Wednesday, August 20, 2008

Book questionnaire

I'm on Library Thing.com, where someone posted a thread asking bloggers to answer some questions normally posed to authors. I think these questions come courtesy of Shelf Awareness. So here are my answers. And I'm tagging any other book lovers out there who want to answer these and post them to their blogs. Leave me a comment to let me know where you've posted.

*Disclaimer: I'm not going to try to impress the literati here, so be prepared for some shallow (but honest!) answers. Plus most of my answers could change tomorrow. Just so you know.

On your nightstand now
Shopaholic and Baby by Sophie Kinsella. It's the only one in the series I haven't read yet. The heroine is simultaneously exasperating and compelling. Not sure whther I love her or hate her. So I just read about her.








Book you've "faked" reading
Uh...this list could get long, and includes most of the books from my 19th Century British Novel class back in college (I was an English major). The thing is, I loved the material and the prof, but somehow I never actually finished any of the books. Still made an A in the class, though. Yes, unfortunately I am proud of that.

Oh, and Crime & Punishment. Got 3/4 of the way through for a Great Books class and just couldn't take it anymore. And BTW, what's with Russian authors giving all their characters (who have long, complicated names to begin with) multiple nicknames that look and sound nothing whatsoever like their original names? Thanks, Fyodor. Or should I call you Sherman? Or Howard?

Book you've bought for the cover
Silent in the Grave by Deanna Raybourn. In this case, the cover didn't lie. It's a fab book.










Favorite book when you were a child
Harriet the Spy by Louise Fitzhugh. Read me droning on, ad nauseam, about this book here.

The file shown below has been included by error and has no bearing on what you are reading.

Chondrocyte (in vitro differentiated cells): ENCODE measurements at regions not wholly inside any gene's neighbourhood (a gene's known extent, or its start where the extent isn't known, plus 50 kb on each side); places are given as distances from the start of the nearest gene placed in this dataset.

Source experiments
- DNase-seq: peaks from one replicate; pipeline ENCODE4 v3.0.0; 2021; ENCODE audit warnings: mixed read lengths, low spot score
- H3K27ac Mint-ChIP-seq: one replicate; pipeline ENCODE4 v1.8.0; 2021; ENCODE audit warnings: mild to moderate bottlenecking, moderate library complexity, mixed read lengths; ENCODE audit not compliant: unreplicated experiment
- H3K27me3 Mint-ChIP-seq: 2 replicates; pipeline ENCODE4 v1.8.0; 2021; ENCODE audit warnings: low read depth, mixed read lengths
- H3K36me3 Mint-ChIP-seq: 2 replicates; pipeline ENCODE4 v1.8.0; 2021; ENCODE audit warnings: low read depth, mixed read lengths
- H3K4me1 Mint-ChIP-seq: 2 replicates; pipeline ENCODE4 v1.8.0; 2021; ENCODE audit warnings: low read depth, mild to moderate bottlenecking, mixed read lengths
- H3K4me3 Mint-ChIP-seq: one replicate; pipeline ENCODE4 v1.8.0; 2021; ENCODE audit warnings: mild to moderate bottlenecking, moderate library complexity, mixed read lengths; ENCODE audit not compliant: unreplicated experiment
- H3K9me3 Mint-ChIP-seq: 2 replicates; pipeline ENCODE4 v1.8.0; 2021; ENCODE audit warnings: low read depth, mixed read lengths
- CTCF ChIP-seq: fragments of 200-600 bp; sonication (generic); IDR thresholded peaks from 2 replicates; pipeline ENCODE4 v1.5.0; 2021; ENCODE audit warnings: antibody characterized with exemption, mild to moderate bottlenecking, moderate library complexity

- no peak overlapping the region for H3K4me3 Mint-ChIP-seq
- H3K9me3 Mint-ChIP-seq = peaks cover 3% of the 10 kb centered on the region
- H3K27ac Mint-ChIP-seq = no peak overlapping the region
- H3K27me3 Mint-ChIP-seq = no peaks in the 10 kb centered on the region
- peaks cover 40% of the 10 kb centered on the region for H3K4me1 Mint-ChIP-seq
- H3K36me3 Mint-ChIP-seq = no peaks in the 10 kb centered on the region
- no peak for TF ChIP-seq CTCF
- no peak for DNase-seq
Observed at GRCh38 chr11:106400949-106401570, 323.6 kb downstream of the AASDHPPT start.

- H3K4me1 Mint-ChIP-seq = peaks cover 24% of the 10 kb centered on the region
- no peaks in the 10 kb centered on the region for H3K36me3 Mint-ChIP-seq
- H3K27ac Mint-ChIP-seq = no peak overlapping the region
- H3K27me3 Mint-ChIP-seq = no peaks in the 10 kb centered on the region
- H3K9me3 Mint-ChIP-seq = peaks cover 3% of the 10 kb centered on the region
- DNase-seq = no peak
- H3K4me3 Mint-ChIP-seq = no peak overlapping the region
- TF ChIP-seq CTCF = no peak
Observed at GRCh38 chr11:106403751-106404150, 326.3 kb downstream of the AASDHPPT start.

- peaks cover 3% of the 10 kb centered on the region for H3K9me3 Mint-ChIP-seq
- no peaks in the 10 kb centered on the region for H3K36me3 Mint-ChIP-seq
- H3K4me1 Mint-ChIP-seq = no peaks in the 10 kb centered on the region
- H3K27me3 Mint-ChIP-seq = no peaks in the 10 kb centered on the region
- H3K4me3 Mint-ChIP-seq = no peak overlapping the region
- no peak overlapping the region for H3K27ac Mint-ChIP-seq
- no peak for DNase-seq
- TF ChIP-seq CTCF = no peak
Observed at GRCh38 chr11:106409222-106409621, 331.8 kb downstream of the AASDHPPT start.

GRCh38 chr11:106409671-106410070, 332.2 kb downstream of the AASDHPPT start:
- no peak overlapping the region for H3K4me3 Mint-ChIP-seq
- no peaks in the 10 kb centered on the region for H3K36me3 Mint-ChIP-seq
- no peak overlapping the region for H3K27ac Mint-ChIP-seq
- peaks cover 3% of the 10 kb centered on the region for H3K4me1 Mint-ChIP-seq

Book that changed your life
Claudia and the Phantom Phone Calls by Ann M. Martin. Yes, it's a Babysitter's Club book. It's no To Kill A Mockingbird, but it was the first chapter book I ever read. I checked it out from the library in second grade and got hooked on reading in a way I never had before. I felt transported for the first time. Until then, my parents had read books to me, I read some and liked them ok. After Claudia, I positively devoured every book I could get my hands on.



Favorite line(s) from a book
"To say that I met Nicholas Brisbane over my husband's dead body is not entirely accurate. Edward, it should be noted, was still twitching upon the floor." --First two lines of Silent in the Grave. If the book's cover didn't draw me in, the first lines certainly did. Priceless!


Top five favorite authors
Just...can't...do it *sighs in frustration*. I thought I could, but I can't. Jane Eyre is my favorite book, but I can't claim Charlotte Bronte as my favorite author since I haven't read Villette or any of her other works. Jane Austen would probably go on the list, but her only novel I'm truly passionate about is Pride & Prejudice. And as for the contemporary authors I like, I couldn't in good conscience put them on the list because I'm not so sure I'll love them 10 or 20 years from now. Mostly I get attached to books, rather than authors. So, ok. Long explanation, no real answer. Sorry about that.

Books you recommend as regeneration when people say, "I'm bored by almost all contemporary American writers"